The curtain will rise, but masks will stay in place
In the midst of the COVID-19 pandemic, there are signs that the arts are returning to the area.
The Swamp Fox Players plan to return to the stage in September and authors have been speaking at Moveable Feasts since last month.
Director Lee Padgett describes “Independence Day at Happy Meadows” as “a good episode of “The Golden Girls.” It is the story of four residents of a nursing home who hatch a scheme to escape and attend a Fourth of July party.
People planning to attend will be required to wear masks, but the actors will not.
Only about one-third of the seats in The Strand Theater will be filled during performances. Audience members may have to wait outside on the sidewalk and be seated a handful at a time, since there is not enough room in the lobby to social distance, and leave the theater in small groups at the conclusion of the play.
This will be the first Swamp Fox production since a cabaret show March. Plays scheduled in May and July were canceled.
“We’ve had to cancel in the past, but it usually wasn’t an entire run,” Padgett said. “And two in a row.”
The production came together in a little over a week.
Padgett discovered on July 30 that Gov. Henry McMaster had allowed entertainment venues to reopen, with conditions. He called Foy Ford, who is the manager of The Strand, and the two of them quickly decided to move forward with a new production.
“We didn’t go through the board or anything because we had six weeks and two days to get this show on the road,” Padgett said. “There was no time for anything other than to get moving.”
Nine days from that initial conversation, Padgett was finishing up his second set of auditions and putting his cast in place.
He has his fingers crossed that nobody in the cast or crew contracts COVID-19, which would mean a quarantine for that person, and possibly other cast and crew members.
“I’m just hoping whoever is in the cast, they stay smart, they stay safe and we pull this off without a hitch,” Padgett said.
Padgett may cast extras who can fill in. He can do this, he said, because 20 actors came and auditioned.
“Turnout was high for this play. I attribute that to people ready to do something, ready to get on with life, ready for some sense of normalcy,” Padgett said. “It’s been wonderful. It did my heart good.”
The weekly Moveable Feasts, which give readers a chance to have lunch with and hear from authors, stopped in mid-March when the governor began restricting public events due to the pandemic.
By June, publishing companies were hosting online events for their best-selling authors instead of sending them around the country.
“A lot of people are loving them and doing them,” said Linda Ketron of Art Works, who hosts the feasts. “I have a feeling the big publishers are going to say, ‘this is a cheap way to do this.’”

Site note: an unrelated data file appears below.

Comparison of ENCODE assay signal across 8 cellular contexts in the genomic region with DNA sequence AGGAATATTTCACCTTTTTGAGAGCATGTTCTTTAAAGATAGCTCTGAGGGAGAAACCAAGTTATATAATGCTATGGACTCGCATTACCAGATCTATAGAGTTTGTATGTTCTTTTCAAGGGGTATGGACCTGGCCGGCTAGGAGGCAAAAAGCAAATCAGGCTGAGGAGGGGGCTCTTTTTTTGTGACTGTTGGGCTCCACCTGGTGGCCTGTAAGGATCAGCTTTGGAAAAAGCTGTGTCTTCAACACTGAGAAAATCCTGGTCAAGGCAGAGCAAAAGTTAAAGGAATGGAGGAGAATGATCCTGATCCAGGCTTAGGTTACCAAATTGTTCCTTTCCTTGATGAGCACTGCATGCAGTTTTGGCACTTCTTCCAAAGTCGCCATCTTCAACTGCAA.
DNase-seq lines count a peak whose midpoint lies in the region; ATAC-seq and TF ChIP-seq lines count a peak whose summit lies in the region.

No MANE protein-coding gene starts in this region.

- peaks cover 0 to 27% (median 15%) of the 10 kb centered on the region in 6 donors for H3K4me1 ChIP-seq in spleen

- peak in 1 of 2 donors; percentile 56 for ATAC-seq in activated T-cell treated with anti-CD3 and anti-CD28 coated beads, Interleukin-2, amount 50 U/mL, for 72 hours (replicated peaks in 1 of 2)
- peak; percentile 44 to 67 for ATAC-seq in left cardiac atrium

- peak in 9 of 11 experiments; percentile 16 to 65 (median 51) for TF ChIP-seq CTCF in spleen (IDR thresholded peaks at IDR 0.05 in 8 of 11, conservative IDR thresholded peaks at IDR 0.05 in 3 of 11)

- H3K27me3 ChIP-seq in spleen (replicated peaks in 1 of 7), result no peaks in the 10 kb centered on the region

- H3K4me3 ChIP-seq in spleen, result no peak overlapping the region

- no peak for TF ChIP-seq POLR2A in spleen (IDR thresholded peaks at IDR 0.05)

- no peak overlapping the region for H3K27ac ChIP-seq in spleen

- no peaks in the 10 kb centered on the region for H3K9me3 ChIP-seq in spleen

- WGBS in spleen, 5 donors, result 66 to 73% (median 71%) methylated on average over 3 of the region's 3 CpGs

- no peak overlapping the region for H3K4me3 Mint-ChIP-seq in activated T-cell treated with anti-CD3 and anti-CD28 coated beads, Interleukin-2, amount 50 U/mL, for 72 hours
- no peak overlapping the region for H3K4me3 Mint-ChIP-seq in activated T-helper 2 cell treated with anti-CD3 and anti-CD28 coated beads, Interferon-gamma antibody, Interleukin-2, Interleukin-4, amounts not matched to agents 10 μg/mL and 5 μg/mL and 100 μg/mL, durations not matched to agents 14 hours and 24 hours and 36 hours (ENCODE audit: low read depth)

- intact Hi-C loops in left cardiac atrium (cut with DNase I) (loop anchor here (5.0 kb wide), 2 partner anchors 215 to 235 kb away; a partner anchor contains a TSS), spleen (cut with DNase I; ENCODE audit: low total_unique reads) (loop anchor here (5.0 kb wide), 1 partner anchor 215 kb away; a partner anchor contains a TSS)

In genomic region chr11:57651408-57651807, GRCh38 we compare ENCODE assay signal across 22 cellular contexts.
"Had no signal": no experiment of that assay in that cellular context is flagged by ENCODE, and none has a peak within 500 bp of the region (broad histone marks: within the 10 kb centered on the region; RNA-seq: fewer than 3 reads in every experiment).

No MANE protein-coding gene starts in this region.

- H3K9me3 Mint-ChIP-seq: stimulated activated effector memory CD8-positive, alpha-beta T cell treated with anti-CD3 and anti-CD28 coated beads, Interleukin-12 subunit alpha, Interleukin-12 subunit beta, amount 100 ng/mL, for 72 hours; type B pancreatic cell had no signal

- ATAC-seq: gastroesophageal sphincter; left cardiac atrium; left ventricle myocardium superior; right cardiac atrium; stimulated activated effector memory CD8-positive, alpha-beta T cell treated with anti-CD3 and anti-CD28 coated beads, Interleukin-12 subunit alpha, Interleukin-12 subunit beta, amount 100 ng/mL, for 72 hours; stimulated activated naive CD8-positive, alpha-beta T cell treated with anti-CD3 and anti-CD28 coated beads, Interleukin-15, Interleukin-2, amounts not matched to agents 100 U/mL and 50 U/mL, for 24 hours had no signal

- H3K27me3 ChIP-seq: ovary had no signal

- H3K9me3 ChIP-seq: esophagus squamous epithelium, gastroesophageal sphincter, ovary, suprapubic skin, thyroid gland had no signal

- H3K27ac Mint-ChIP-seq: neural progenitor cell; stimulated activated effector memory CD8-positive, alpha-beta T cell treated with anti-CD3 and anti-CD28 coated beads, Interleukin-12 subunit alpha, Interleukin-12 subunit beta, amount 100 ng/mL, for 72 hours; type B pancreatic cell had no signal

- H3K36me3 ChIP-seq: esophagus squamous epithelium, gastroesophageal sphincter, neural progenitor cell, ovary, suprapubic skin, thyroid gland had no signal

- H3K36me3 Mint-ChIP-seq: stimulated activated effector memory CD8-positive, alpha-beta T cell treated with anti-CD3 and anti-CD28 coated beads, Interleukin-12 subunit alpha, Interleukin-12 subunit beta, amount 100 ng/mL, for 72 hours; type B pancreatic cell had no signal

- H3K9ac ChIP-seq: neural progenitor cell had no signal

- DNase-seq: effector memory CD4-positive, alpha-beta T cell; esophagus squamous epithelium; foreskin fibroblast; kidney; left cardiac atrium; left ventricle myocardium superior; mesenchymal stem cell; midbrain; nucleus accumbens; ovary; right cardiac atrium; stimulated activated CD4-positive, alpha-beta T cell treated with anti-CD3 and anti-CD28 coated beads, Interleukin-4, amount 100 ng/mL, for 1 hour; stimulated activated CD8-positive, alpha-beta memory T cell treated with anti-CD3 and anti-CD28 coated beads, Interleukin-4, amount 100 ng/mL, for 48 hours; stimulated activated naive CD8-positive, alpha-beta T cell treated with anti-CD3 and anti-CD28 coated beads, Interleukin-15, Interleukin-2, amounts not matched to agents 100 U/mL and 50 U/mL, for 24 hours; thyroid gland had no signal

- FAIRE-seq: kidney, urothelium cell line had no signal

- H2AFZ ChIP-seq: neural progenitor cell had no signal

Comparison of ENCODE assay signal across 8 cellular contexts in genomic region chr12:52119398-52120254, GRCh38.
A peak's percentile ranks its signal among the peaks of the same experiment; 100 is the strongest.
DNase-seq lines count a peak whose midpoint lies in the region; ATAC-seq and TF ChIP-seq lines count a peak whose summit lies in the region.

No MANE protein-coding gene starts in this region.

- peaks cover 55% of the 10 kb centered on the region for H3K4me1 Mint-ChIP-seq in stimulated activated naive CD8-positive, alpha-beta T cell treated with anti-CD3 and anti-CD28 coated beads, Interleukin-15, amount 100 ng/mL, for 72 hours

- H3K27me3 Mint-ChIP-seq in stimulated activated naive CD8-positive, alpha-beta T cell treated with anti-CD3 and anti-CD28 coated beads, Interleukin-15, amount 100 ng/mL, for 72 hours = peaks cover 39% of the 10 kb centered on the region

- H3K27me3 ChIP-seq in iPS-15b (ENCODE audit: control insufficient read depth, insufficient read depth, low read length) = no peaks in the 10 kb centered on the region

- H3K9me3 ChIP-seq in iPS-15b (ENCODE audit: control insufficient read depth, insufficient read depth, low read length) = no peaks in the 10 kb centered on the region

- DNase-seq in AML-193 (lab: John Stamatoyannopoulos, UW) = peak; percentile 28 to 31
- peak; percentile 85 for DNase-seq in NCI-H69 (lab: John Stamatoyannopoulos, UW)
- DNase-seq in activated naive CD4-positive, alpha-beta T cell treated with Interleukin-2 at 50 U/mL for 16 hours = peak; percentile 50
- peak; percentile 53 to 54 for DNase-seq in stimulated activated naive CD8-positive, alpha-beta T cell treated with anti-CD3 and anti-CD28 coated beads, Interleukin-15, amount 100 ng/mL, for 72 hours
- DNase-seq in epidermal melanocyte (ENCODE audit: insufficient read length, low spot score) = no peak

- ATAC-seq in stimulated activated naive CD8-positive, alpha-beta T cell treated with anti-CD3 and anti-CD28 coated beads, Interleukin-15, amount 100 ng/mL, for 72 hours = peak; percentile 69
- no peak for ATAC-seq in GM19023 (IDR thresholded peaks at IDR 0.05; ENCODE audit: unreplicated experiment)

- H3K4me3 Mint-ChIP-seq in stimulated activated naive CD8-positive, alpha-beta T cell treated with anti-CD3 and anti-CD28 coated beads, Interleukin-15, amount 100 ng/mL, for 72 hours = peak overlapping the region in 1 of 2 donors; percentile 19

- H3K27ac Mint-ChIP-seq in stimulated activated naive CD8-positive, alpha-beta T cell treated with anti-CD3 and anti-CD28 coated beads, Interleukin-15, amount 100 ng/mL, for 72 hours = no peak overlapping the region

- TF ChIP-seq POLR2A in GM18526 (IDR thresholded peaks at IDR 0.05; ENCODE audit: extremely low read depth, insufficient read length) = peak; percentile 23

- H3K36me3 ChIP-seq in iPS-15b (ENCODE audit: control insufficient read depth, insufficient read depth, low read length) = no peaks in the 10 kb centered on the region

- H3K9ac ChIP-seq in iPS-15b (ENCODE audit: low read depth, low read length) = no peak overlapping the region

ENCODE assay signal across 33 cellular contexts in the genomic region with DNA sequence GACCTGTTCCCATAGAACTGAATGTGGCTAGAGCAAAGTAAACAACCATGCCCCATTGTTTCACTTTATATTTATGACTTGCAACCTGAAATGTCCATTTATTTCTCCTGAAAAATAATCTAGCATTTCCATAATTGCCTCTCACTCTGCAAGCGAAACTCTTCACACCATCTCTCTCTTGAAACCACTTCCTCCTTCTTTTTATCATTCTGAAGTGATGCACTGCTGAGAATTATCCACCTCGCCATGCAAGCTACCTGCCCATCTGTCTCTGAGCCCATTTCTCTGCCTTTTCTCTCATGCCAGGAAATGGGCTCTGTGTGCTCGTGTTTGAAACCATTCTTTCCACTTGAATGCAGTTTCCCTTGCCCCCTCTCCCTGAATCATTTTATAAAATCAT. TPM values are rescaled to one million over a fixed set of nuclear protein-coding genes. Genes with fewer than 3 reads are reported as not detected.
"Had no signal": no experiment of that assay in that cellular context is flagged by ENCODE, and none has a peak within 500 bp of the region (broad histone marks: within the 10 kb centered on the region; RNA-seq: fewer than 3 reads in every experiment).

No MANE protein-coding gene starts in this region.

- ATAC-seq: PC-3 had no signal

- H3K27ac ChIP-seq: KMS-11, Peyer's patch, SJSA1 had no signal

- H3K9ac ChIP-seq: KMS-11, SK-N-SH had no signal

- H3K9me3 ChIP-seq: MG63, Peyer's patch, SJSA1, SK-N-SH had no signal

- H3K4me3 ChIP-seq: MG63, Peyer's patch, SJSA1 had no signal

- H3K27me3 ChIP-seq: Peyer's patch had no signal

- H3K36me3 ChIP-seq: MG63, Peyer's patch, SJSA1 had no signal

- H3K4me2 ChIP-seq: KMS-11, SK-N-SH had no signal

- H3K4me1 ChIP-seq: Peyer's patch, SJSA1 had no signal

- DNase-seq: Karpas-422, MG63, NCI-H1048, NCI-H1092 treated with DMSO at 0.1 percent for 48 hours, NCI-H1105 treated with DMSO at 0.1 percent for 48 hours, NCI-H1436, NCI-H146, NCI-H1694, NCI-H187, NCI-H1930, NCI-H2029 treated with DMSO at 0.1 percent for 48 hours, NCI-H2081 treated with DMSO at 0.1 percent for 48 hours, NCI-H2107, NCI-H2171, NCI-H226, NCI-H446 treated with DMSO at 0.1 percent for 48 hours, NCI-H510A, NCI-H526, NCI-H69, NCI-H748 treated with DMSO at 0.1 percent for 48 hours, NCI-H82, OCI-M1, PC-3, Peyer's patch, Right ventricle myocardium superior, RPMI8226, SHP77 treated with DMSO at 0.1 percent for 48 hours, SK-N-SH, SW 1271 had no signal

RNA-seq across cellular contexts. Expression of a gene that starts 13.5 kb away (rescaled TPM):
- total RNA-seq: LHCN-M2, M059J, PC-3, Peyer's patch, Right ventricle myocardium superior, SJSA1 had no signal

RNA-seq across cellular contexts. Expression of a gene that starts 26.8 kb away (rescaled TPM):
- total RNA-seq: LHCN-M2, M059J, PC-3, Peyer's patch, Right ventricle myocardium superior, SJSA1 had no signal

So Ketron decided to recruit local authors for feasts.
“It sort of takes me back 23 years to when we started,” she said.
The first one was July 10, and Ketron now has events scheduled through September.
“I have a feeling the word will get around, and there will be other authors that will be excited by the opportunity,” she said.
Many of the authors are self-published.
“There are people who have written things that that’s what they want to say,” Ketron said. “Those are the people that I’m inviting to speak.”
A pre-COVID feast would attract between 160 and 300 people, depending on the size of the restaurant. Ketron is capping attendance now at around 40.
“It’s not the capacity,” she said. “It’s the comfortable capacity in all of these places.”
Attendees are required to wear masks when not eating, and in most cases only four people can sit together.
One place you won’t see any live entertainment is the Winyah Auditorium in Georgetown.
Winyah’s board of directors canceled all spring concerts in mid-March, which cost them about $15,000 from ticket sales, and decided not to host any shows in the fall.
“This was going to be our first year in the black. We were going to be well in the black,” said chairman Michelle Lusardi. “We’re well in the red. We’re just trying to hold on until it’s safe.”
The board received a $2,000 grant from S.C. Humanities, which kept the phone and internet connected, and raised around $4,000 from Friends of the Winyah to pay for all the facility’s insurance premiums. There was also $5,530 donated on Palmetto Giving Day.
The county has promised $20,000, which Lusardi said should keep them afloat, but only if they get the money before February when it is usually handed out.
Ten concerts from Winyah were live-streamed on Facebook in June, along with pleas for donations.
“It didn’t quite cover costs to do that,” Lusardi said. “We just wanted to keep music accessible in the community.”
Depending on the number of coronavirus cases in the county in January, the board is hoping to reopen Winyah. Lusardi said many of the musicians whose concerts were canceled have indicated that they want to reschedule.
There are tentative plans for weekly jazz concerts on Friday nights.
“We want to bring music to town, but we want to keep people safe at the same time,” Lusardi said. “We are committed to being there when it’s safe to have live performances again.”